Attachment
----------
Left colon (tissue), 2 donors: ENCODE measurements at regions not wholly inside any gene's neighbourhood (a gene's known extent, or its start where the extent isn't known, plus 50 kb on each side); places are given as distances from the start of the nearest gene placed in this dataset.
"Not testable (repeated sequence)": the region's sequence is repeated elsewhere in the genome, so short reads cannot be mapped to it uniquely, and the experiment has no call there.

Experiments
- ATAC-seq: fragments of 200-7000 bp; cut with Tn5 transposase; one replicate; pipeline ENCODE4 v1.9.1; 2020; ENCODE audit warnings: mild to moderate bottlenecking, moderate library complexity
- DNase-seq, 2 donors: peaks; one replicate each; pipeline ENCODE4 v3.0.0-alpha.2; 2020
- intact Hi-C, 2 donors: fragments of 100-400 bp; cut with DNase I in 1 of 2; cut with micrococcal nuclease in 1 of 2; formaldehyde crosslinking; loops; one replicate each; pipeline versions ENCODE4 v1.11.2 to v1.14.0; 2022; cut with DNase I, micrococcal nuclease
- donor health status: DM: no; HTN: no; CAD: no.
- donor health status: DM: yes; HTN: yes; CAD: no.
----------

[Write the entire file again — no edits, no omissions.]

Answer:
Left colon (tissue), 2 donors: ENCODE measurements at regions not wholly inside any gene's neighbourhood (a gene's known extent, or its start where the extent isn't known, plus 50 kb on each side); places are given as distances from the start of the nearest gene placed in this dataset.
"Not testable (repeated sequence)": the region's sequence is repeated elsewhere in the genome, so short reads cannot be mapped to it uniquely, and the experiment has no call there.

Experiments
- ATAC-seq: fragments of 200-7000 bp; cut with Tn5 transposase; one replicate; pipeline ENCODE4 v1.9.1; 2020; ENCODE audit warnings: mild to moderate bottlenecking, moderate library complexity
- DNase-seq, 2 donors: peaks; one replicate each; pipeline ENCODE4 v3.0.0-alpha.2; 2020
- intact Hi-C, 2 donors: fragments of 100-400 bp; cut with DNase I in 1 of 2; cut with micrococcal nuclease in 1 of 2; formaldehyde crosslinking; loops; one replicate each; pipeline versions ENCODE4 v1.11.2 to v1.14.0; 2022; cut with DNase I, micrococcal nuclease
- donor health status: DM: no; HTN: no; CAD: no.
- donor health status: DM: yes; HTN: yes; CAD: no.